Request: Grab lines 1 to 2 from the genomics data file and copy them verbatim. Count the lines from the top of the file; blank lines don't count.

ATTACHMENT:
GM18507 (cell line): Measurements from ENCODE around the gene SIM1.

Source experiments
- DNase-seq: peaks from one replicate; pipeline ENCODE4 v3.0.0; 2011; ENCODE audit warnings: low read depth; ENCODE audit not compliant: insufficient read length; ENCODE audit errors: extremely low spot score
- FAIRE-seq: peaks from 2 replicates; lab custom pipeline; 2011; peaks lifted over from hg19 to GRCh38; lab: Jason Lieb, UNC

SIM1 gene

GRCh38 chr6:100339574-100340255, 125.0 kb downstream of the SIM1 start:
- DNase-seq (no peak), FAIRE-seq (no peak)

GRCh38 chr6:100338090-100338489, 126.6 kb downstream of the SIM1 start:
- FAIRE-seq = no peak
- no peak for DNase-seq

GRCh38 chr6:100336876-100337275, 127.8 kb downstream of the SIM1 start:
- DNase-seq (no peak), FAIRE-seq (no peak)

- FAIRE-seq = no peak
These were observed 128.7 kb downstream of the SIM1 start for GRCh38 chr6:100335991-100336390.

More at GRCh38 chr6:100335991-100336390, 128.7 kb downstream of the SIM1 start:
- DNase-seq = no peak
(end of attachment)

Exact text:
GM18507 (cell line): Measurements from ENCODE around the gene SIM1.

Source experiments